SP3RNZ, IU1DZZ, G0MJI and GI4DOH have been in touch by various means recently. They have been interesting discussions.
Greg, SP3RNZ has an IC-7100 and has all the same issues as I have. That is sad but at least it means it is not just me who imagined all this.
The big issue with the 7100 for most people is the low average to peak SSB output. "Weak modulation" you might say, though if you say low power the world falls in on you. Mention low power and a queue of folks line up to say that it does produce 100W peak, your meter is wrong, and you are a disgrace to the ham community for suggesting the Icom make anything other than perfect equipment. Or say something unpleasant about my Irish heritage.
Well, yes, it does produce 100W peak, but some of us were expecting an audio and compression system which was equal to other rigs. No amount of tweaking the audio output produces a satisfactory result for me. If you have a rig which works fine for you, great, but mine is weak for me. All we ask for is a performance equal to other rigs, we are not even asking for something better.
As even mentioning this subject on the net brings waves of criticism, people are going onto Youtube and trying to show the real results. That just brings more criticism of their meters, or plain racism if they happen to be from outside US or England. So one guy did this comparison (it takes him a while to prove what he wants, but remember that he has the whole angry world to convince)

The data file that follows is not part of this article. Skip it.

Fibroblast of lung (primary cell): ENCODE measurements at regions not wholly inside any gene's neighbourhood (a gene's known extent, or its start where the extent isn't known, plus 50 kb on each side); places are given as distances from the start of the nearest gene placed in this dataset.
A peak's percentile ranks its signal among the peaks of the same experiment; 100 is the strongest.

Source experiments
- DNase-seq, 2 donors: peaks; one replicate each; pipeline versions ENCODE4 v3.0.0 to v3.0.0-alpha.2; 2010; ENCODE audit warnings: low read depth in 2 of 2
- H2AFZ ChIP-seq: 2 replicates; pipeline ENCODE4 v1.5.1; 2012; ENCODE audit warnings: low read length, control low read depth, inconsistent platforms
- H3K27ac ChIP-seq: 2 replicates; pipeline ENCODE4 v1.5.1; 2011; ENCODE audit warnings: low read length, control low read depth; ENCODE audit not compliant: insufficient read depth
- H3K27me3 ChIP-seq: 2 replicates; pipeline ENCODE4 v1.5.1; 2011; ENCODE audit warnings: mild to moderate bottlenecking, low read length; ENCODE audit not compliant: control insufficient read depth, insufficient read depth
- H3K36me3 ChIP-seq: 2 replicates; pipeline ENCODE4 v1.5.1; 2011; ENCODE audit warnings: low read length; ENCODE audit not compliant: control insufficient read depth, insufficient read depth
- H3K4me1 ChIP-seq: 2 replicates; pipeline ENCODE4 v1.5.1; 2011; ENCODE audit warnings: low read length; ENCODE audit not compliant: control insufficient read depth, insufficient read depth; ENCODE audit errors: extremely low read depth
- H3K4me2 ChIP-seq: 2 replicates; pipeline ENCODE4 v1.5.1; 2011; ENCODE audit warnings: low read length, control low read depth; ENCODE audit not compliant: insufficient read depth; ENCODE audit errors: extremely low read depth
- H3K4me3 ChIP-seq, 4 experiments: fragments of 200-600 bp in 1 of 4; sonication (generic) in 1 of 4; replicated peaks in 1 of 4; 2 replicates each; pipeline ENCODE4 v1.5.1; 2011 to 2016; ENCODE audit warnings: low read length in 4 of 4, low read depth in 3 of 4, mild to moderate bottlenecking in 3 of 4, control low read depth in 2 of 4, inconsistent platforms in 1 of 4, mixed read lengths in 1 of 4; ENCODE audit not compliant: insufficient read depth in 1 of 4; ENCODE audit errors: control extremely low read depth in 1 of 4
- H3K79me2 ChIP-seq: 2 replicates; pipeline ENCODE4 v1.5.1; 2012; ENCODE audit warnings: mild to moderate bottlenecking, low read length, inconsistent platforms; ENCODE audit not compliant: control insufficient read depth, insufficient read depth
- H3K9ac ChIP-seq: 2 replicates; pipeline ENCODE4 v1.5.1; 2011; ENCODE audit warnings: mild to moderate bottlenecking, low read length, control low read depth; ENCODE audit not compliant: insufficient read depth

If you scroll down you see he gets the racist blast too. Not fair.
He reckons that the IC-7100 on 100W SSB is roughly equal to another rig on 50W. I would agree with that. Just as well I use it as a linear driver.
I tried to go onto many of these Youtube sites and offer my support. But it is a waste of time. The "powers that be" have decided that constructive comment is to be ignored.
For two years I have been saying that there is an audio output problem with the IC-7100. Not a big enough problem to totally spoil a very good rig for me. All I got for saying this was being thrown off a site for expressing it. Ah well.
Icom should issue a firmware update to fix this.
Sorry Greg, it is a very good rig otherwise. See you on 4m again soon.
Gianfranco, IU1DZZ asked me on another site had I ever tried meteor scatter on 10m. Well, no, but what an interesting idea. Maybe someone can tell me this goes on all the time, but I do not know about it. I would like to try. Gianfranco asked about ISCAT or JT6M. They should work over the path between us and at that frequency. Maybe we would get ionoscatter propagation too. I like that idea. We should try.
Brian, G0MJI sent me a very interesting email about WSPR. As you all know, I use WSPR on 12m, 10m and 6m regularly. Every day really. I have also worked Bri on 4m WSPR. But we agree that going to 2m and above is not very effective for us. OK, if you want to try, fine, but aircraft scatter gets in the way. I know that WSPR is being used in USA and Australia for long path work, but it seems a bit unsuited to European settings where the aircraft scatter is a bigger problem.